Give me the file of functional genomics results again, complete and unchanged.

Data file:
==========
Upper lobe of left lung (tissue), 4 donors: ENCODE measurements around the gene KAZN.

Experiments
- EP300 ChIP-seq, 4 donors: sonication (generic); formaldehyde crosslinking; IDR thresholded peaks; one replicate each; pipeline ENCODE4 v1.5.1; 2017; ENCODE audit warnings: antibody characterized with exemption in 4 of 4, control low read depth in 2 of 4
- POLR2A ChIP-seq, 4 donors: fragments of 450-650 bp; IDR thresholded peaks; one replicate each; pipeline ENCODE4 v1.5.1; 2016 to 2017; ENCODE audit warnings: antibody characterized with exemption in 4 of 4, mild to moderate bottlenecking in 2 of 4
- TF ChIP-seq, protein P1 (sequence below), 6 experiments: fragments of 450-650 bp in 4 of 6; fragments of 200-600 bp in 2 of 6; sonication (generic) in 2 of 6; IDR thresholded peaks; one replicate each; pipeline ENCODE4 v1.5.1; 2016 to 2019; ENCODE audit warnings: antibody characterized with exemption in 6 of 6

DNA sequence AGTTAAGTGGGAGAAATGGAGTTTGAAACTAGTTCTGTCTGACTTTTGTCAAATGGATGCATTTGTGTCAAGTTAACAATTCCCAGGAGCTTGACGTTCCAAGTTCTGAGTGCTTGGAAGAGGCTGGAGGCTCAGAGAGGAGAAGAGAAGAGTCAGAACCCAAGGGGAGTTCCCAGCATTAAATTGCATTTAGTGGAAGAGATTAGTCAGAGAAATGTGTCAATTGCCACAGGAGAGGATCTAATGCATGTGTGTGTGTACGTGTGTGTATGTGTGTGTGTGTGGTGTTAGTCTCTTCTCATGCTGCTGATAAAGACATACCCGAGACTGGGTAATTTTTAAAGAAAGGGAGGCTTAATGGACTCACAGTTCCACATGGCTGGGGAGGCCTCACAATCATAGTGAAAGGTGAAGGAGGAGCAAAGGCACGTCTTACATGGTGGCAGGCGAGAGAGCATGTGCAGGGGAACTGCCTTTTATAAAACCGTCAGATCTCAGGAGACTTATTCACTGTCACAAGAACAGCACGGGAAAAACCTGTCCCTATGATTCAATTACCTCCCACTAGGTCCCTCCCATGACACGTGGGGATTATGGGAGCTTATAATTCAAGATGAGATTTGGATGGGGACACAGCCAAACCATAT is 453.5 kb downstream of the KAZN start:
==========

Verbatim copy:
Upper lobe of left lung (tissue), 4 donors: ENCODE measurements around the gene KAZN.

Experiments
- EP300 ChIP-seq, 4 donors: sonication (generic); formaldehyde crosslinking; IDR thresholded peaks; one replicate each; pipeline ENCODE4 v1.5.1; 2017; ENCODE audit warnings: antibody characterized with exemption in 4 of 4, control low read depth in 2 of 4
- POLR2A ChIP-seq, 4 donors: fragments of 450-650 bp; IDR thresholded peaks; one replicate each; pipeline ENCODE4 v1.5.1; 2016 to 2017; ENCODE audit warnings: antibody characterized with exemption in 4 of 4, mild to moderate bottlenecking in 2 of 4
- TF ChIP-seq, protein P1 (sequence below), 6 experiments: fragments of 450-650 bp in 4 of 6; fragments of 200-600 bp in 2 of 6; sonication (generic) in 2 of 6; IDR thresholded peaks; one replicate each; pipeline ENCODE4 v1.5.1; 2016 to 2019; ENCODE audit warnings: antibody characterized with exemption in 6 of 6

DNA sequence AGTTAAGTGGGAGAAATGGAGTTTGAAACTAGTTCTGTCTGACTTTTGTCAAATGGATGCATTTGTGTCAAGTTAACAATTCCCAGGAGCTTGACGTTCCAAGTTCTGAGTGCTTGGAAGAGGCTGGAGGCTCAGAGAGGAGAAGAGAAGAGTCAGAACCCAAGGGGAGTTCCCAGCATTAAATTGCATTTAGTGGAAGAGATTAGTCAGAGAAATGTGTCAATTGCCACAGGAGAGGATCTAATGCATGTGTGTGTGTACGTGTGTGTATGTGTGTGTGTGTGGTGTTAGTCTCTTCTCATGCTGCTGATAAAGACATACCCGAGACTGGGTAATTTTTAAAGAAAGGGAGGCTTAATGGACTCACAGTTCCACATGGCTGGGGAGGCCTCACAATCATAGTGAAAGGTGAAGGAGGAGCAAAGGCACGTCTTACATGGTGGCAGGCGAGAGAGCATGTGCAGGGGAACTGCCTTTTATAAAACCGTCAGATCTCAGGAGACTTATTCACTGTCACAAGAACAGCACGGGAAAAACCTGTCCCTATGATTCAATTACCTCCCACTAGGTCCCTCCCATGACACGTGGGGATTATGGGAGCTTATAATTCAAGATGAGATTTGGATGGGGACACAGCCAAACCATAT is 453.5 kb downstream of the KAZN start: